Himachal’s telemedicine to rescue of mother, newborn in Lahaul-Spiti

Due to logistics and terrain constraints, the mother and child were treated at Kaza community health centre for six days with round-the-clock monitoring
The mother and her newborn daughter at Mission Hospital in Manali, six days after treatment via telemedicine in the Community Health Centre (CHC) at Kaza. The condition of both is stable now. (HT Photo)
The mother and her newborn daughter at Mission Hospital in Manali, six days after treatment via telemedicine in the Community Health Centre (CHC) at Kaza. The condition of both is stable now. (HT Photo)
Updated on Sep 09, 2021 12:34 PM IST
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The telemedicine programme of the Himachal Pradesh government helped save the lives of a mother and her newborn in the remote Kaza town of tribal Lahaul-Spiti district, the health department said on Thursday.

The state government runs the telemedicine programme in Lahaul-Spiti in collaboration with Apollo Telehealth.

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The mother, a 27-year-old woman, was admitted to the community health centre (CHC) at Kaza and was diagnosed with abruptio placentae, a complication in which the placenta detaches from the uterus. While a Caesarean section was performed to deliver the baby girl, the mother developed complications of post-surgical bleeding.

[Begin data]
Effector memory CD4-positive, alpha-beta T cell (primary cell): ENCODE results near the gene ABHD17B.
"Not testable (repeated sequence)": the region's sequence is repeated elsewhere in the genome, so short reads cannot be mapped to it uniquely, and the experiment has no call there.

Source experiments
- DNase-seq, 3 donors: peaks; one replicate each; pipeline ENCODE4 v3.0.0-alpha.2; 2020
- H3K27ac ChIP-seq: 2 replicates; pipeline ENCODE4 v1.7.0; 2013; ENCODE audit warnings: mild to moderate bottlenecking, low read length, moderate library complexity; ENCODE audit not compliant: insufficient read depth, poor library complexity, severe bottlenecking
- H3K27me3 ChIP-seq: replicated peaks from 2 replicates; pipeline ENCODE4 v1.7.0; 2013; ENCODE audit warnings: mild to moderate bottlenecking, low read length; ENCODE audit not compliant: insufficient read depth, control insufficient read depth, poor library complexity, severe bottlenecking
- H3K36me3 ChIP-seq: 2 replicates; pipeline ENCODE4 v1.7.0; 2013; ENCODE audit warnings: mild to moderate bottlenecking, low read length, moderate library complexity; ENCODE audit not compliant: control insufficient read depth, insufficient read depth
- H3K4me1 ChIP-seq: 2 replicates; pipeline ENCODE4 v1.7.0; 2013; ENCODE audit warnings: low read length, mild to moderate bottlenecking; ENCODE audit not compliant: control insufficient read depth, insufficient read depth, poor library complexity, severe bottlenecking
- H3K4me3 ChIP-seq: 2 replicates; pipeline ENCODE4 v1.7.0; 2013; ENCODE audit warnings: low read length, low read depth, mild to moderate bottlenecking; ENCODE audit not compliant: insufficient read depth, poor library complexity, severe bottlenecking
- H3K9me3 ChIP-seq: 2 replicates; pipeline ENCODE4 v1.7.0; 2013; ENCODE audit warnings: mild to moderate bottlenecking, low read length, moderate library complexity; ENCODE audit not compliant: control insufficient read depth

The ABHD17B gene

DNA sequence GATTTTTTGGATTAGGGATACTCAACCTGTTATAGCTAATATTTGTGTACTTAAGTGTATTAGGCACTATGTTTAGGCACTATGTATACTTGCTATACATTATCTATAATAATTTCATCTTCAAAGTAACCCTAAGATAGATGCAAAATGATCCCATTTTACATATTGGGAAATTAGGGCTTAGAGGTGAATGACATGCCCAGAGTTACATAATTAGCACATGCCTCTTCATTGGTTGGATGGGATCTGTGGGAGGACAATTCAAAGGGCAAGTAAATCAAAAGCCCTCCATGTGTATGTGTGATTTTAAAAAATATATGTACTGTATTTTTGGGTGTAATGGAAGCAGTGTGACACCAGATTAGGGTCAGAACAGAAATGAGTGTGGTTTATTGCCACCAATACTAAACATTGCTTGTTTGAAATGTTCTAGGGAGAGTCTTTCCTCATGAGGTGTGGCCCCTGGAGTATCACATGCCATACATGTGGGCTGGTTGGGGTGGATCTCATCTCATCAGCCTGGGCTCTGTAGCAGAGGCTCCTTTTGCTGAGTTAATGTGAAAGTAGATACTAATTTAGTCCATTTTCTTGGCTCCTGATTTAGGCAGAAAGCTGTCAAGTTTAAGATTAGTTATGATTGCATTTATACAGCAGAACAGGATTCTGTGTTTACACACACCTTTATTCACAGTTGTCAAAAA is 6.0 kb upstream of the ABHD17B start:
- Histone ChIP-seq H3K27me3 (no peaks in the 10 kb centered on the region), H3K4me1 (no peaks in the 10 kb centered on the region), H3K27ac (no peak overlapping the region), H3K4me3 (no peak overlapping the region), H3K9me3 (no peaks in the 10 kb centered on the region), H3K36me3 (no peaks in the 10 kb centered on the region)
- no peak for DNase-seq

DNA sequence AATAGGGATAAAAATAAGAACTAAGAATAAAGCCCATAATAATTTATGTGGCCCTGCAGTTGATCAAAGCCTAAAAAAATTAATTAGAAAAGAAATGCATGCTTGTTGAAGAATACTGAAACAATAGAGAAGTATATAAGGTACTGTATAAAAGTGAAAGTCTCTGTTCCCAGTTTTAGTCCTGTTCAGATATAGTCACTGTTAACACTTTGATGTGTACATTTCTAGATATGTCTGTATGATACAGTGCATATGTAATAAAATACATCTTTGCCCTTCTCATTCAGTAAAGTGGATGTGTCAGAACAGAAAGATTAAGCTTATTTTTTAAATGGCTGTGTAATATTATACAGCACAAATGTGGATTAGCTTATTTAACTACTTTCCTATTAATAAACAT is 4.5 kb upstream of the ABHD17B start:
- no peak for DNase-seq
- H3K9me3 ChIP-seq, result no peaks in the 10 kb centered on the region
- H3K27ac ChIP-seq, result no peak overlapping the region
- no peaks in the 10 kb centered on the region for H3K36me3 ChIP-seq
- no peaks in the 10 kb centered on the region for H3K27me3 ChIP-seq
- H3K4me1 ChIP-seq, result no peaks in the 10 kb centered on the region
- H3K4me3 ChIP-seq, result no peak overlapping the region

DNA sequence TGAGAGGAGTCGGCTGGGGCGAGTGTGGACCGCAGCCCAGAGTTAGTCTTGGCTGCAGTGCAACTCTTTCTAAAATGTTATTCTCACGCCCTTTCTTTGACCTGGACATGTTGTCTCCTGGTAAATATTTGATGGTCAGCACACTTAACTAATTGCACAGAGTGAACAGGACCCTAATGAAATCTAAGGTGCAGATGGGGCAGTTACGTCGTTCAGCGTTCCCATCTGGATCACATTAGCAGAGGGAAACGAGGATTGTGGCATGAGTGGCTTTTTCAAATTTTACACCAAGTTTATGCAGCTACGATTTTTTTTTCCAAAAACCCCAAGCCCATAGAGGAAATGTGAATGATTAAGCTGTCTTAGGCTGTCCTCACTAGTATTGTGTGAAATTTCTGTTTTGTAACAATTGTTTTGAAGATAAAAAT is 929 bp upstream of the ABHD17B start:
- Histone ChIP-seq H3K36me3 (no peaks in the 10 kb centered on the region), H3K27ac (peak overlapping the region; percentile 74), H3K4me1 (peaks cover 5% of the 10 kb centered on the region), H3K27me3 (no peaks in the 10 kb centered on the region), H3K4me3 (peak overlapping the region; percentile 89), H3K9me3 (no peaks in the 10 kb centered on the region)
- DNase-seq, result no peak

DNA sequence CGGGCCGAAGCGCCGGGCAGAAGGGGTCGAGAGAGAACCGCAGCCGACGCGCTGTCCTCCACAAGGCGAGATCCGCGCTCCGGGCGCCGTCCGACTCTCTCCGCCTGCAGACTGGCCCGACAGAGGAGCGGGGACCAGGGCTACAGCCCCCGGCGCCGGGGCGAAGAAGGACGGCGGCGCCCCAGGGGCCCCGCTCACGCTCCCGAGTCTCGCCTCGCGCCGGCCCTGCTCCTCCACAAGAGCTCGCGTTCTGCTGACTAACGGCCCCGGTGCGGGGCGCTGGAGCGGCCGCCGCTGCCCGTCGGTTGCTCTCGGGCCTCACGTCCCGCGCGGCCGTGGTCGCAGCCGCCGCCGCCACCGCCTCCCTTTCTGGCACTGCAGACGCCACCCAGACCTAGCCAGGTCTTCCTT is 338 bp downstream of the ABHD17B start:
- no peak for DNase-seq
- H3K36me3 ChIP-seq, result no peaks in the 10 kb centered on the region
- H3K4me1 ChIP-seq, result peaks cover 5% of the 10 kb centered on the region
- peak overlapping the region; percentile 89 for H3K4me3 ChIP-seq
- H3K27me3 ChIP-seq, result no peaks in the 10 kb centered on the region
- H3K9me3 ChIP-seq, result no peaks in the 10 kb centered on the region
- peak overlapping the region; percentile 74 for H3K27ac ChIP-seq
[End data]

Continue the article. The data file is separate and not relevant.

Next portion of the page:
Dr A Khakhar, the gynaecologist at Apollo Hospitals who was consulted to manage the complication, said: “We obtained the detailed patient history, performed a thorough examination over telemedicine and diagnosed the condition as post-partum haemorrhage.”

Timely clinical management

She advised doctors at the CHC on the line of treatment for clinical management of the patient. Complications were also starting to show effects on the baby as the delivery was preterm and the infant was born with low body weight. The baby had bluish discolouration at birth. To stabilise the newborn’s condition, cardiopulmonary resuscitation (CPR) was advised for two minutes followed by other emergency clinical management procedures. However, the child continued to have intermittent low blood sugar levels.

As the condition of the infant continued to deteriorate, paediatrician Dr Latha Vishwanathan advised the staff to administer IV fluid and NG (nasogastric) feeding; monitor oxygen saturation and random blood sugar (RBS) levels regularly. The government emergency duty doctor monitored the baby, under the guidance of a senior paediatrician from Apollo.

Condition stable in Manali

The difficulty in arranging logistics for the movement of the patients given the terrain constraints, both the mother and child had to be managed for six days with round-the-clock monitoring.

Meanwhile, the mother developed pedal oedema or accumulation of fluid in the feet and lower legs. Finally, after arranging for logistics support, both the mother and the baby were shifted to Mission Hospital in Manali where they were admitted. Their condition stabilised a day after the initial treatment procedures.

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Saturday, October 16, 2021